Turkey's financial problems worsened, and the country's business community revolted, indicating that the country's currency crisis was entering a dangerous new phase.

The lira fell nearly 9% to more than 17.86 per dollar on Monday, a record low, after President Recep Tayyip Erdogan vowed to cut interest rates further, defying business leaders who have spoken out against the government's monetary policy in recent days.

The lira's precipitous depreciation is raising fears among investors and economists that Turkey's heavily dollarized financial system is on the verge of a banking crisis. This year, the lira has lost more than half its value, wiping out much of Turks' savings and sparking sporadic protests.

“A huge crisis, a financial crisis et cetera, these are all possible, but we don’t know what the timeline is,” said Mustafa Sönmez, a Turkish economist.

The rise in Turkey's borrowing costs in US dollars was particularly concerning.

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According to central bank data, more than half of Turkish banking deposits are in foreign currencies. Turkish banks have previously lent foreign currencies to the central bank, which has sold them to keep the lira stable. A sudden rush by Turkish savers and businesses to redeem or move their foreign-currency deposits out of the country could cause the financial system to collapse.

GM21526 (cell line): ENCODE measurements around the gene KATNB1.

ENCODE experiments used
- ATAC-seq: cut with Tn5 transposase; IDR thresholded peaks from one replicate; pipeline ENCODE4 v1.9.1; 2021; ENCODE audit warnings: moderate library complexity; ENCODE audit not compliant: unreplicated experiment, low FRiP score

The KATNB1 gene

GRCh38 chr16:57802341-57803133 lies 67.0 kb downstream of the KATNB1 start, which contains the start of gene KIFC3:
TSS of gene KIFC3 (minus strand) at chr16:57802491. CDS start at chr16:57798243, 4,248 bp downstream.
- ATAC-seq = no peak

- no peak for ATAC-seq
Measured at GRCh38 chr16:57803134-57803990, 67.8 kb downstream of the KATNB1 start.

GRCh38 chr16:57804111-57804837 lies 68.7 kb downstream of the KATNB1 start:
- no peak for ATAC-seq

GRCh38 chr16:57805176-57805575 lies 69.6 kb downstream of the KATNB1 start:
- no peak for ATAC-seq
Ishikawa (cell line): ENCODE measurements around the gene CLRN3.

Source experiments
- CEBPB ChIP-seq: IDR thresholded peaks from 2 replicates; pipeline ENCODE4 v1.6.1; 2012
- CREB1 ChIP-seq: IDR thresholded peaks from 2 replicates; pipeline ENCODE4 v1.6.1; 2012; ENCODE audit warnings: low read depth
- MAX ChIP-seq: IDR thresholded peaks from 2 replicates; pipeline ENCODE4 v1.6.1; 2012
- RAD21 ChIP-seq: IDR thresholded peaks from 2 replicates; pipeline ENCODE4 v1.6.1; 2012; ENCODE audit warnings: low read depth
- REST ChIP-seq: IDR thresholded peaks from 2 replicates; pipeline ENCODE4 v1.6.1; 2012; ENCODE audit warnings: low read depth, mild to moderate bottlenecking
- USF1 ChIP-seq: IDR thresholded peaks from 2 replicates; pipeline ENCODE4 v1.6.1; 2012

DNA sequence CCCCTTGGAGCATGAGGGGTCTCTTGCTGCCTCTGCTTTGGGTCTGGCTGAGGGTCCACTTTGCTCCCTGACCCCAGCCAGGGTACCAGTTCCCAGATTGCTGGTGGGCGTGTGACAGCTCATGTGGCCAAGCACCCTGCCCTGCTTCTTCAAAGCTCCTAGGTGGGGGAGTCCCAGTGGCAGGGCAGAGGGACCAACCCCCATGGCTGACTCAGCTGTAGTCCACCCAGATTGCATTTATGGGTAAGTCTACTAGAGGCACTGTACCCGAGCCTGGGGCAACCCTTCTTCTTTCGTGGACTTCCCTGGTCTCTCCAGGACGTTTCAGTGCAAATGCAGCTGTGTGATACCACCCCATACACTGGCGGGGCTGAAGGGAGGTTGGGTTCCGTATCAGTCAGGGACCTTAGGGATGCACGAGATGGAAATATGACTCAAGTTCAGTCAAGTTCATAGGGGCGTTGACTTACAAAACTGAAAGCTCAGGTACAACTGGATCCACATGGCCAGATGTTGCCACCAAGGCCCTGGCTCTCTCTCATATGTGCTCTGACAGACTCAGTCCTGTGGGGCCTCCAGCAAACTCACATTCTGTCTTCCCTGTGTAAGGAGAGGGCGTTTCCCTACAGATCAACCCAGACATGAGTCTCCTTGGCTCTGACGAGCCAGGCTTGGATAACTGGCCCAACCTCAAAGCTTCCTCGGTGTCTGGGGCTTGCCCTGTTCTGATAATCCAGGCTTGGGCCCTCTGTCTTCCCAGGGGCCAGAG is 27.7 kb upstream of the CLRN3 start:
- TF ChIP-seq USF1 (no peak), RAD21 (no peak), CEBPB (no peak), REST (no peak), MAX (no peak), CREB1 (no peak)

The central bank has intervened five times this month to slow the lira's decline, depleting already depleted foreign-currency reserves. According to economists, Turkey's central bank has more foreign-currency liabilities than assets.

The sharp depreciation of the Turkish lira, low foreign-currency reserves, and concerns about financial stability may be prompting some foreign bondholders to sell as well.

“They’re burning through what they have left in reserves. That’s money you can’t use to pay back your debts,” said Daniel Wood, a portfolio manager at William Blair Investment Management.

To avoid further losses, Turkey's stock market was forced to halt trading twice on Monday. During the crisis, investors and ordinary Turks have been rushing to exchange the lira for other currencies and gold.